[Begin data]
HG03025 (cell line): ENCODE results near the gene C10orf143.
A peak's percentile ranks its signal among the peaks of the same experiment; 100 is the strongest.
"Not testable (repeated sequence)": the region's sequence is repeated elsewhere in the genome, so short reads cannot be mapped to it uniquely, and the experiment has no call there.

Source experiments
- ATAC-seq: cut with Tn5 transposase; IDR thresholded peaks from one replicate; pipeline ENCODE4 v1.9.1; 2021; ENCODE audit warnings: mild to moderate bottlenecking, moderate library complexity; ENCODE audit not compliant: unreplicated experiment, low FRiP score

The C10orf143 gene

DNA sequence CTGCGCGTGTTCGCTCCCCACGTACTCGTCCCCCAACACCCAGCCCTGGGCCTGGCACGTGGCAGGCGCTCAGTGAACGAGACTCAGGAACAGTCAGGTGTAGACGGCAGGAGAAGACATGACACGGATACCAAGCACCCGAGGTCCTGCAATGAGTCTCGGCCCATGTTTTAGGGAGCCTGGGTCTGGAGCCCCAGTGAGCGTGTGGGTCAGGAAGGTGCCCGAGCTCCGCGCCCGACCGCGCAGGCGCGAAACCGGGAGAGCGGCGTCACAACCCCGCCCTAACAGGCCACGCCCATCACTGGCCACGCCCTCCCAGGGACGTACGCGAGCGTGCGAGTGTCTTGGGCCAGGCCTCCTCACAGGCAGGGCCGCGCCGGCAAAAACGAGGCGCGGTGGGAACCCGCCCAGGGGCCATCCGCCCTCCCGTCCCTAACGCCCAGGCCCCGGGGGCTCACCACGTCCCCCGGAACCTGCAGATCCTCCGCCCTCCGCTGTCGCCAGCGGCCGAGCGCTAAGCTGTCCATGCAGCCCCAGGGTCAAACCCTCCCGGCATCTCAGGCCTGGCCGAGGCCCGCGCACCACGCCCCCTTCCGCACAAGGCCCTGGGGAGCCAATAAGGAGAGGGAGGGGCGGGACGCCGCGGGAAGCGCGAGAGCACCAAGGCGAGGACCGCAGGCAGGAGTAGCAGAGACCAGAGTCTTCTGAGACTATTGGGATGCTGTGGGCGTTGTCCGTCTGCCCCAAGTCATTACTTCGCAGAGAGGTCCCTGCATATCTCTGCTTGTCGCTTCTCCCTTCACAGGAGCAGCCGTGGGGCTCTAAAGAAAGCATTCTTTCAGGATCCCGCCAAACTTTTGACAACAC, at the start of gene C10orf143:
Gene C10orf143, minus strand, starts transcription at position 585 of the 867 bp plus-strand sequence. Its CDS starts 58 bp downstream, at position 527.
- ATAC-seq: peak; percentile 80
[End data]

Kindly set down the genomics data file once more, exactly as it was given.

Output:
HG03025 (cell line): ENCODE results near the gene C10orf143.
A peak's percentile ranks its signal among the peaks of the same experiment; 100 is the strongest.
"Not testable (repeated sequence)": the region's sequence is repeated elsewhere in the genome, so short reads cannot be mapped to it uniquely, and the experiment has no call there.

Source experiments
- ATAC-seq: cut with Tn5 transposase; IDR thresholded peaks from one replicate; pipeline ENCODE4 v1.9.1; 2021; ENCODE audit warnings: mild to moderate bottlenecking, moderate library complexity; ENCODE audit not compliant: unreplicated experiment, low FRiP score

The C10orf143 gene

DNA sequence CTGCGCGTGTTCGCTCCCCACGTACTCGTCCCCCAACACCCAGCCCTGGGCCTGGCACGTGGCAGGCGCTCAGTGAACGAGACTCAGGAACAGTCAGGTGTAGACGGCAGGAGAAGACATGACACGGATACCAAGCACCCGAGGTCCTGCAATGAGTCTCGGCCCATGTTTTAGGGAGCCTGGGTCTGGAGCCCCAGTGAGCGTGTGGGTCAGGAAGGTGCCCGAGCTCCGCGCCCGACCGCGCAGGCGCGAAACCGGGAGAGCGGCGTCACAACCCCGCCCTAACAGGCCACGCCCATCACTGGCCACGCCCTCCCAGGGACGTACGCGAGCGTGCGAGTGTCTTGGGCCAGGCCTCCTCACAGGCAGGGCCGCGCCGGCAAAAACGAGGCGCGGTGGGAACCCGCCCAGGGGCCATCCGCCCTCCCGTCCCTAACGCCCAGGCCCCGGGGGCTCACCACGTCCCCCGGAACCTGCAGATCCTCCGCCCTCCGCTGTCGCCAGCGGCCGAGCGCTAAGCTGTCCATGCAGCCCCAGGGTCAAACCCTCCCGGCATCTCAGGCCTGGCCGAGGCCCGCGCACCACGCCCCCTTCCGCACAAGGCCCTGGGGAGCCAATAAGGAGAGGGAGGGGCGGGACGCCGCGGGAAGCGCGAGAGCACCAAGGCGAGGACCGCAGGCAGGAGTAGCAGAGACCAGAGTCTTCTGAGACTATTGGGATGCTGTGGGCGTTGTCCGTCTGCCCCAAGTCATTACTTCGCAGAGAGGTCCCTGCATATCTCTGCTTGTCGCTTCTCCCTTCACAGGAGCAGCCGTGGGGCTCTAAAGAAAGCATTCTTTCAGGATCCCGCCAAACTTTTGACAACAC, at the start of gene C10orf143:
Gene C10orf143, minus strand, starts transcription at position 585 of the 867 bp plus-strand sequence. Its CDS starts 58 bp downstream, at position 527.
- ATAC-seq: peak; percentile 80